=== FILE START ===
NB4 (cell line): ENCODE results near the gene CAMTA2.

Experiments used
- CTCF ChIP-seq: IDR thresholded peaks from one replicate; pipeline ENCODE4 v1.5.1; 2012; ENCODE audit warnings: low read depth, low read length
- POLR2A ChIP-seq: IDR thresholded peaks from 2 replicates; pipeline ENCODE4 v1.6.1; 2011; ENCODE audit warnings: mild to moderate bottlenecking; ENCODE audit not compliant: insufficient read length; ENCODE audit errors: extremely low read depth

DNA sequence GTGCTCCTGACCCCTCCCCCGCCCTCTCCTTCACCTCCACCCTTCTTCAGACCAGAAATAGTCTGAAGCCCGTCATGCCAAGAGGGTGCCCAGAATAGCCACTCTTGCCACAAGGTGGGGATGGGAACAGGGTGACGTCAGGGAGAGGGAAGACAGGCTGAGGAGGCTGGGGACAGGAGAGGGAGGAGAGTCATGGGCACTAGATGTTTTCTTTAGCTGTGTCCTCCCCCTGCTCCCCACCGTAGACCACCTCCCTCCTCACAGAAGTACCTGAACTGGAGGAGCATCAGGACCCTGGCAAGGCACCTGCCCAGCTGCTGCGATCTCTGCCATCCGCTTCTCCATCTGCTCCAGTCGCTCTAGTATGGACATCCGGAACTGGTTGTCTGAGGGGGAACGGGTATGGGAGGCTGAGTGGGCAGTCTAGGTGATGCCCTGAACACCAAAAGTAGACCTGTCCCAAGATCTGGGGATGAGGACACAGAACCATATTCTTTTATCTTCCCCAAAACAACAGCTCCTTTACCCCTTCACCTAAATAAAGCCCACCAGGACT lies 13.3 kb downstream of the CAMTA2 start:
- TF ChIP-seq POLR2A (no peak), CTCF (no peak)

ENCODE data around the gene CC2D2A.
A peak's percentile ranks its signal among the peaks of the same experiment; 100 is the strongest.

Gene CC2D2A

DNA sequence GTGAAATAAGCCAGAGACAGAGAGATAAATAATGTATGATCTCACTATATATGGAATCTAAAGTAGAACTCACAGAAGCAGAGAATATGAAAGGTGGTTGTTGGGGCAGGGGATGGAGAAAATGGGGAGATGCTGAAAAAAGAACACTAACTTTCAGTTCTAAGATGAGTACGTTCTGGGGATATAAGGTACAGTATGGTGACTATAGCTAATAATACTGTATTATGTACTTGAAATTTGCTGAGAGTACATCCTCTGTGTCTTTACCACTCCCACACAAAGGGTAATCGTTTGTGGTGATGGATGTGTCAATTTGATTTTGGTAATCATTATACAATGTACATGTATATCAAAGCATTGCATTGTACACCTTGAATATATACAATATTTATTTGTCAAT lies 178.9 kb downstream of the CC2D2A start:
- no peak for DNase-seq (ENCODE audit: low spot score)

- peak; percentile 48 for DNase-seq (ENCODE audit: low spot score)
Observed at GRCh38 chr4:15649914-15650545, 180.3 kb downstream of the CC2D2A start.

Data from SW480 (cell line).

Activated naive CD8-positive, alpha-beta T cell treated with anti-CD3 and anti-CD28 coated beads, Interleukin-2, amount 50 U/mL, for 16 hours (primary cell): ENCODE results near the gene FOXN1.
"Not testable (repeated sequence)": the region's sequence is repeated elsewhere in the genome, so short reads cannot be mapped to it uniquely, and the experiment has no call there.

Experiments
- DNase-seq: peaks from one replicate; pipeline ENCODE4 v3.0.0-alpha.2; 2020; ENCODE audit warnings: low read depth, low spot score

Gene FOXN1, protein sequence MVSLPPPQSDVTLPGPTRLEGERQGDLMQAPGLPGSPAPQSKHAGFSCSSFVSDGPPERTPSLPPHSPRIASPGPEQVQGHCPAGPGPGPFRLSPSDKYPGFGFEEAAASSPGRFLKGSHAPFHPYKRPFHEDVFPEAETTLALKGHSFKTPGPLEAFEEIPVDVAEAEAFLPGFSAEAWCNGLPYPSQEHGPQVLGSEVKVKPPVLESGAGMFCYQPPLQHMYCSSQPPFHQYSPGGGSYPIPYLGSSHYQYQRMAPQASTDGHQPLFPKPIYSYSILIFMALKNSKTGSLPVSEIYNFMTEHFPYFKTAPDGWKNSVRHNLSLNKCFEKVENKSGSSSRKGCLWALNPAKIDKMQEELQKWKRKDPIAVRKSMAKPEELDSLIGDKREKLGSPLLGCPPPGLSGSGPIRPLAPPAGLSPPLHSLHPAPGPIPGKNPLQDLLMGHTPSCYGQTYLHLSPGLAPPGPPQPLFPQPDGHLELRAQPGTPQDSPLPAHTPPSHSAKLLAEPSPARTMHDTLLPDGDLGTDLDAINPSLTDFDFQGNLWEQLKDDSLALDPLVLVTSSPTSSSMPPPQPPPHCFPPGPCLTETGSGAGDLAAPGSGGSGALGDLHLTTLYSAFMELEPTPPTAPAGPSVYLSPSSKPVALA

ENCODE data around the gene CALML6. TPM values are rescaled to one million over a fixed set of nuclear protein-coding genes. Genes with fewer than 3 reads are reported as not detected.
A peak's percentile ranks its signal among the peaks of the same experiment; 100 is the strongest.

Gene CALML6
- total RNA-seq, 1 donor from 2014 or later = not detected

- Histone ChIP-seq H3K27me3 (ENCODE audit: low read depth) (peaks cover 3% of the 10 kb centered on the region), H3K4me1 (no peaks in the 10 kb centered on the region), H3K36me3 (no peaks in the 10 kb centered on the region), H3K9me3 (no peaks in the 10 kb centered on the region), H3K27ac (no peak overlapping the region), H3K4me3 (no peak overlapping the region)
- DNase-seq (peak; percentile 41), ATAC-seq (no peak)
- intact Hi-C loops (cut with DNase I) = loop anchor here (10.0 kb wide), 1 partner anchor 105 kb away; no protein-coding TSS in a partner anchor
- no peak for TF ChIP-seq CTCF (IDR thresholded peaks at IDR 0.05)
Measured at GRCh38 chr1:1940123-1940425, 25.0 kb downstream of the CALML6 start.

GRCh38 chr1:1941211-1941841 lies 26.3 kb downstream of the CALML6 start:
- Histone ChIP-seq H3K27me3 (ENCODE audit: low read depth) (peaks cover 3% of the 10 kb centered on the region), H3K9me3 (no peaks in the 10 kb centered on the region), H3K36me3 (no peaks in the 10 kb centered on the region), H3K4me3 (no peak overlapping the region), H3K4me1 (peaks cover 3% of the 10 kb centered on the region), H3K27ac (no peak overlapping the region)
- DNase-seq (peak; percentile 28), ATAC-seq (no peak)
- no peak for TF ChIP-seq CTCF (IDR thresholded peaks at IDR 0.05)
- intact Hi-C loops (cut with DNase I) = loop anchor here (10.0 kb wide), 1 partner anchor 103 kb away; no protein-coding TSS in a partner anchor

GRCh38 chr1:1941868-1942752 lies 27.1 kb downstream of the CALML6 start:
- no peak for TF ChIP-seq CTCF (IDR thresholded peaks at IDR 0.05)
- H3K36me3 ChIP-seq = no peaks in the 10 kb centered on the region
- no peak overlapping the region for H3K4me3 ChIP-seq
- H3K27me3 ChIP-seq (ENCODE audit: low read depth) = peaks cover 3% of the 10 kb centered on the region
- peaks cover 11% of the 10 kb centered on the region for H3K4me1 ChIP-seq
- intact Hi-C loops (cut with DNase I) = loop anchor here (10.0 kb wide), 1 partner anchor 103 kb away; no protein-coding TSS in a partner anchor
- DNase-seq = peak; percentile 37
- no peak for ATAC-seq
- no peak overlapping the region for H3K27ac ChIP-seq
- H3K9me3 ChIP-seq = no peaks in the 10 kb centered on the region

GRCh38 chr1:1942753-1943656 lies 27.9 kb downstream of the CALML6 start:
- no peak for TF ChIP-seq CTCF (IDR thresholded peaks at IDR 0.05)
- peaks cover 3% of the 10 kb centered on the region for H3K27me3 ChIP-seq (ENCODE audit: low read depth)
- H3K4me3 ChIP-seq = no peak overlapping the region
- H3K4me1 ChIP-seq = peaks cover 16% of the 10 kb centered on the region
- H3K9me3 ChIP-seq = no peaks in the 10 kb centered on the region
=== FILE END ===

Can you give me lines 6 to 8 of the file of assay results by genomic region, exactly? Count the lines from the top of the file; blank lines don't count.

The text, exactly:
- TF ChIP-seq POLR2A (no peak), CTCF (no peak)

ENCODE data around the gene CC2D2A.
A peak's percentile ranks its signal among the peaks of the same experiment; 100 is the strongest.